January 8, 2023
Regarding “More drinking, more deaths” (Justin Fox, Dec. 31), there’s no doubt the pandemic was stressful, but it is misleading to say that it “drove a lot of Americans to drink” and that “the drinking binge has continued.”
The majority of adults who drink do so responsibly, and important progress has been made in reducing harmful consumption.
The National Survey on Drug Use and Health indicates more than eight out of 10 U.S. adults drink the same or less than they did pre-pandemic and that binge drinking among adults declined 6% from 2016-2020. Additionally, a 2022 Gallup poll showed that Americans consumed an average of 4.0 drinks per week in 2019, pre-pandemic, compared with 3.9 drinks in 2022.
It is also inaccurate to imply that recent increases in alcohol-attributable deaths are linked to pandemic drinking. In fact, the Centers for Disease Control and Prevention explicitly states that such data should not be used to determine if death estimates have changed over time, because of changes in calculation methods.
The distilled spirits industry opposes alcohol abuse and supports targeted, evidence-based approaches to make further progress, including screenings and brief interventions by health professionals.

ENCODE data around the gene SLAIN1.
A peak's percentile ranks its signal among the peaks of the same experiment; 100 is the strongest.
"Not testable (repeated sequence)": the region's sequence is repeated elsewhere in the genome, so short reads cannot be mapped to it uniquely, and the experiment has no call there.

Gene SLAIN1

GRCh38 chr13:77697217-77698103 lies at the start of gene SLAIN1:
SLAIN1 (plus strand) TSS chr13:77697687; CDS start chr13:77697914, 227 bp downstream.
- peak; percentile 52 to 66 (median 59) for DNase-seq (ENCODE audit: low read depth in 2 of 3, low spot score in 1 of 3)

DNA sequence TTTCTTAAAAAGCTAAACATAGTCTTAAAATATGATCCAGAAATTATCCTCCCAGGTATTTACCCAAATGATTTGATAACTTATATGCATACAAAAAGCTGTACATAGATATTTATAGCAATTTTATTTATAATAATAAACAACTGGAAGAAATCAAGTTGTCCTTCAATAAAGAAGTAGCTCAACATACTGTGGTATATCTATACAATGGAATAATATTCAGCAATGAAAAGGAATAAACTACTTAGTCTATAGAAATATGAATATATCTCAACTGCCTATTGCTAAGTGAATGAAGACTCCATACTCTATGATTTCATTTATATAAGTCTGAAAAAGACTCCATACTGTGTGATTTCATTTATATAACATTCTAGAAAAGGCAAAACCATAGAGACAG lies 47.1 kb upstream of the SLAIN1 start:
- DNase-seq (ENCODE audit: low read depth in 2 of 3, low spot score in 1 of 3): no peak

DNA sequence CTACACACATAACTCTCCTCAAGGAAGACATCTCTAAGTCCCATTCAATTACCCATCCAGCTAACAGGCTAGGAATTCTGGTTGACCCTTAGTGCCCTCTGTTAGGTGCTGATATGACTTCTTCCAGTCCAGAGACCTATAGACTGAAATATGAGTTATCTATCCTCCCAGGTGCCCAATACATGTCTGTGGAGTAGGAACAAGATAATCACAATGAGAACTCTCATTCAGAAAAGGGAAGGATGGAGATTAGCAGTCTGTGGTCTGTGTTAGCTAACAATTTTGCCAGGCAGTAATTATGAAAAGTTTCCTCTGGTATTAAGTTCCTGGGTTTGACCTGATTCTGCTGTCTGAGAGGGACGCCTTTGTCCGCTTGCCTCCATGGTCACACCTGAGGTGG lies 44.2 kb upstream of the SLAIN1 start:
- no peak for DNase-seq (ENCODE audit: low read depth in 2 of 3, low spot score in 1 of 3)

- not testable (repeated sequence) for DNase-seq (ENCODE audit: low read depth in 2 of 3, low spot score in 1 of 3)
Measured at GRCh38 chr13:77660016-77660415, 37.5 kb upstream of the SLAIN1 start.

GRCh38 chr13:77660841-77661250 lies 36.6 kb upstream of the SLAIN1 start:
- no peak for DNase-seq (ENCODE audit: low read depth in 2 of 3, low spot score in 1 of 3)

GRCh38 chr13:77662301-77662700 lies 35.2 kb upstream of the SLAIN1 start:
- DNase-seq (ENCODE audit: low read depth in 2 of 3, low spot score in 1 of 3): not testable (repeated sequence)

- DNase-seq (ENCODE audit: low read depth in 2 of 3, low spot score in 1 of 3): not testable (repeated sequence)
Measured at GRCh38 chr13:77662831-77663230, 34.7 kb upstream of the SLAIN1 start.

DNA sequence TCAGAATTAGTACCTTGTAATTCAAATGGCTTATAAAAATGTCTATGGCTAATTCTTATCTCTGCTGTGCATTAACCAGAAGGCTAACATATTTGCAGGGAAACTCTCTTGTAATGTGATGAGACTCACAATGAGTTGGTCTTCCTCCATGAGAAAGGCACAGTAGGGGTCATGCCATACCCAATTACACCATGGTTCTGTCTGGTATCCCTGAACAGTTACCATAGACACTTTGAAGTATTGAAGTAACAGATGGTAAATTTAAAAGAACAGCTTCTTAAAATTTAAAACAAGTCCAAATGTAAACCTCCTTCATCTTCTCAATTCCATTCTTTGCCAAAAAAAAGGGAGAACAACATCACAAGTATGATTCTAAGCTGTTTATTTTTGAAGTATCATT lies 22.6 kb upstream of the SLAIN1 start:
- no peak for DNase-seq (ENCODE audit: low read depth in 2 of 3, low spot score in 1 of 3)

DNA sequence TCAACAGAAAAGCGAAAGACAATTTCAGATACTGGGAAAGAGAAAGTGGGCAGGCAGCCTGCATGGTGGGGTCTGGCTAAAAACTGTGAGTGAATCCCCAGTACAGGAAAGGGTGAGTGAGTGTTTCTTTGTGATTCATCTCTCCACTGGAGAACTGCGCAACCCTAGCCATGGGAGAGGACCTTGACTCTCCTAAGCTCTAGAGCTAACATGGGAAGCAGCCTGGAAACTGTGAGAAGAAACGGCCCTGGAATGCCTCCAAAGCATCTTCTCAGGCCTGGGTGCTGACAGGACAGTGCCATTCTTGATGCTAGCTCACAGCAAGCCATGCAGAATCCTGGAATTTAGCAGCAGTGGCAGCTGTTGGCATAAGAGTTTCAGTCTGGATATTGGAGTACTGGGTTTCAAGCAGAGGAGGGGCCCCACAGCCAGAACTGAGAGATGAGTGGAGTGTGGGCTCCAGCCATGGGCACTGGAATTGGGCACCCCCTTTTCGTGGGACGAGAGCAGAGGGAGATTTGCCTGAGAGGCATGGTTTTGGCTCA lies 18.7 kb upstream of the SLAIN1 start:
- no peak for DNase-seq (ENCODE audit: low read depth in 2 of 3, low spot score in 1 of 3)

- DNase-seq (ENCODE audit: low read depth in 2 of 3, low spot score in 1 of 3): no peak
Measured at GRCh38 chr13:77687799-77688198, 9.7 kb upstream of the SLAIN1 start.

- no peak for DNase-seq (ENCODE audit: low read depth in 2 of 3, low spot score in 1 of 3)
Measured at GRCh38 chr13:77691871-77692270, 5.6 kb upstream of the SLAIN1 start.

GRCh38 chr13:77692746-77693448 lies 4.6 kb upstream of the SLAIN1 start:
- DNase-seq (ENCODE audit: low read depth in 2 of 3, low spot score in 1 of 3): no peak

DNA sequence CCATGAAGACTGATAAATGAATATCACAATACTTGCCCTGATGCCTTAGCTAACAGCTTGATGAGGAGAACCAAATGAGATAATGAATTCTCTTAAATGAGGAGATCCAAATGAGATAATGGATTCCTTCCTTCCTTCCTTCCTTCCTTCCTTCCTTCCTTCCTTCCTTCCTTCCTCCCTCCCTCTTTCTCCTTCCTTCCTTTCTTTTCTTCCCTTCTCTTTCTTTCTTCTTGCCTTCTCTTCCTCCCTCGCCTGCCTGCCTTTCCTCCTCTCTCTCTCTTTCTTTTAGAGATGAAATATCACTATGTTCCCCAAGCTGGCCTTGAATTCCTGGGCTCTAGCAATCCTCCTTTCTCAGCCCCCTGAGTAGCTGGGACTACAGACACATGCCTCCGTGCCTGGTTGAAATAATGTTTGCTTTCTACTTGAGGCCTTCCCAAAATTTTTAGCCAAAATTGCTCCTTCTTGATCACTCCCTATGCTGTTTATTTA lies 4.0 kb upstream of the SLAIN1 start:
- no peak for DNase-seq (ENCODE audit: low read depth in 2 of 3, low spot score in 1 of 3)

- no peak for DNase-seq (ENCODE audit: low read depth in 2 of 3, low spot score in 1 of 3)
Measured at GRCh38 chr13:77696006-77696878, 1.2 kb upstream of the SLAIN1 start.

Raising alcohol taxes as a deterrent is misguided. Recent research showed an alcohol tax hike in Illinois resulted in consumers merely switching to cheaper products, not reducing overall alcohol consumption. Higher taxes will unfairly burden hospitality businesses slowly rebounding amid new challenges, including inflation and staff shortages. These businesses need support from legislators to create jobs and generate much-needed tax revenue.
Adults who consume alcohol should follow the U.S. Dietary Guidelines for Americans, which recommends limiting alcohol to one drink per day for females and two per day for males. While a cocktail with friends during a Zoom happy hour was a source of great joy for many adults during the pandemic, it’s important to talk to a health care provider and seek out resources (e.g. the Substance Abuse and Mental Health Services Administration’s National Helpline, 1-800-662-HELP) if drinking is impacting relationships or daily routines.
Editor’s note: Berger is vice president of science and health with the Distilled Spirits Council of the United States, a national trade association.